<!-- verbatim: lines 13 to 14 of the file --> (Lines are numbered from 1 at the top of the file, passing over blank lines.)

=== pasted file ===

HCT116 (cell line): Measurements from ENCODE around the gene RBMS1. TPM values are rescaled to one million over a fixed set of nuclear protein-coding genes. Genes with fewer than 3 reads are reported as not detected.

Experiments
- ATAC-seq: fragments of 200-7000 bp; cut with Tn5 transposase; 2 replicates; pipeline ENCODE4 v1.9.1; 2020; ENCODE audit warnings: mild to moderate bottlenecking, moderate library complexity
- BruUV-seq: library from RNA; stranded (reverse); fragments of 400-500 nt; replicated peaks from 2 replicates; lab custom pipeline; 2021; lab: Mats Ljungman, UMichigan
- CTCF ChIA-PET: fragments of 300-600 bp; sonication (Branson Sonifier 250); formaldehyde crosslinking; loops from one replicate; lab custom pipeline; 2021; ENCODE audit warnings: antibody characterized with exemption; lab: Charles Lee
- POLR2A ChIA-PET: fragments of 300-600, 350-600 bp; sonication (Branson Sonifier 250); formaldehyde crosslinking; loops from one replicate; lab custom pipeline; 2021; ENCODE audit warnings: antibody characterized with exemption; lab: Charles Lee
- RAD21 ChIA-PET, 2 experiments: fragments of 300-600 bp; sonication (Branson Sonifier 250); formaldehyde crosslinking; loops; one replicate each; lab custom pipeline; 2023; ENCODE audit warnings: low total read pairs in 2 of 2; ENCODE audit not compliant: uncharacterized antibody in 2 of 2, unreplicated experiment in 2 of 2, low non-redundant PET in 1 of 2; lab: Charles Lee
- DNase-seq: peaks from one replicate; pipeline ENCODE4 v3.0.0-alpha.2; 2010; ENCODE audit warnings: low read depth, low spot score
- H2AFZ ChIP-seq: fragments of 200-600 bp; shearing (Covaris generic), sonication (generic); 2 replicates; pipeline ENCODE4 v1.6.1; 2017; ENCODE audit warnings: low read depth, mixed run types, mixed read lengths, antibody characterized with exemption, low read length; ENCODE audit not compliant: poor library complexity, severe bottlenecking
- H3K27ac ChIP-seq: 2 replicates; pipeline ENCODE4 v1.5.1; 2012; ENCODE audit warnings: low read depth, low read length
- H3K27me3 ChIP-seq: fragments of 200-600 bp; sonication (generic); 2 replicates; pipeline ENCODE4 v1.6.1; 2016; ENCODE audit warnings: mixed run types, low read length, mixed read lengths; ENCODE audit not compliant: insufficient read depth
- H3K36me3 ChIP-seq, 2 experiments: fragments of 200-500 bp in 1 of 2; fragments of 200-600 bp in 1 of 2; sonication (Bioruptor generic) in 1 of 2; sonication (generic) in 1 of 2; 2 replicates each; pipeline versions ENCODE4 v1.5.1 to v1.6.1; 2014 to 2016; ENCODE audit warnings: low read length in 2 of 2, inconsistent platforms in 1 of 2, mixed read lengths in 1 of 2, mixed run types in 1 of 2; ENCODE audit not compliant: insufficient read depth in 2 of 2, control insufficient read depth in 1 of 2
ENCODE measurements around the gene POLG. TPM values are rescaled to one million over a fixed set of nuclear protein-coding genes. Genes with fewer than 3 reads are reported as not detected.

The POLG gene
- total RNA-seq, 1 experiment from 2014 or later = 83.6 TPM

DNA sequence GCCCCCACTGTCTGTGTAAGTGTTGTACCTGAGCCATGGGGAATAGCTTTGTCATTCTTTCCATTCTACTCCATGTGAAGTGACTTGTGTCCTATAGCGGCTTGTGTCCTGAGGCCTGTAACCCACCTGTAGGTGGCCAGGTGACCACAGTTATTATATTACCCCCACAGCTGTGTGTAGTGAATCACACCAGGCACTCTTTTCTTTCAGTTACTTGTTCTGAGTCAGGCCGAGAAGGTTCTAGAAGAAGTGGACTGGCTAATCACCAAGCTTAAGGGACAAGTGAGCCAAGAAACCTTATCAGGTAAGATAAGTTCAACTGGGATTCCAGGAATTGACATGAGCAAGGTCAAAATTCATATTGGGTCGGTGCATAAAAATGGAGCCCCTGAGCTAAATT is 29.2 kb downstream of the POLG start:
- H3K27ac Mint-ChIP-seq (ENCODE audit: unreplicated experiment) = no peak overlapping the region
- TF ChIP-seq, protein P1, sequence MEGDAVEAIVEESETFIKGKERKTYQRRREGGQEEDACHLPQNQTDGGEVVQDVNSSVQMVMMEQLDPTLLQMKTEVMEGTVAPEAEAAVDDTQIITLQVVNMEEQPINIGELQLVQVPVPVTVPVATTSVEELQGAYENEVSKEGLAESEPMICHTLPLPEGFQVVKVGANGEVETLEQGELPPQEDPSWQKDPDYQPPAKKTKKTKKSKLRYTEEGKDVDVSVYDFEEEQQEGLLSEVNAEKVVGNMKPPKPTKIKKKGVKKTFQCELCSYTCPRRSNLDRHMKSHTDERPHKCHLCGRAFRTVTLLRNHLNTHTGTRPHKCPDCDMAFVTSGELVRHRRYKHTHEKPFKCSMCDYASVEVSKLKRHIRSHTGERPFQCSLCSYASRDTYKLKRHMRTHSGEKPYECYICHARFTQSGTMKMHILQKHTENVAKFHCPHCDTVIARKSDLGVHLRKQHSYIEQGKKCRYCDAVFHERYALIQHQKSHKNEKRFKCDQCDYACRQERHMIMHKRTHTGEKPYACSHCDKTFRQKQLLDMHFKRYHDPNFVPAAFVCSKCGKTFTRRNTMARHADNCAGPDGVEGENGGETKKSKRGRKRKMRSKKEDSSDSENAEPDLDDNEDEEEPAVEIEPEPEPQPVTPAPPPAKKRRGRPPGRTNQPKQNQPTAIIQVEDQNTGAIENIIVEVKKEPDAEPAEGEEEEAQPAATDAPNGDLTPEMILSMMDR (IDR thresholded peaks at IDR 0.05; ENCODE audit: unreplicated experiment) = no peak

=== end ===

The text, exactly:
ENCODE measurements around the gene POLG. TPM values are rescaled to one million over a fixed set of nuclear protein-coding genes. Genes with fewer than 3 reads are reported as not detected.

The POLG gene